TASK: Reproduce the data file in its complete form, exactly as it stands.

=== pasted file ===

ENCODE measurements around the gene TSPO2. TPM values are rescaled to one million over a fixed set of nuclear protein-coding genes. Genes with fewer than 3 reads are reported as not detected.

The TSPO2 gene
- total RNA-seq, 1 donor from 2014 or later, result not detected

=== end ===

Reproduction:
ENCODE measurements around the gene TSPO2. TPM values are rescaled to one million over a fixed set of nuclear protein-coding genes. Genes with fewer than 3 reads are reported as not detected.

The TSPO2 gene
- total RNA-seq, 1 donor from 2014 or later, result not detected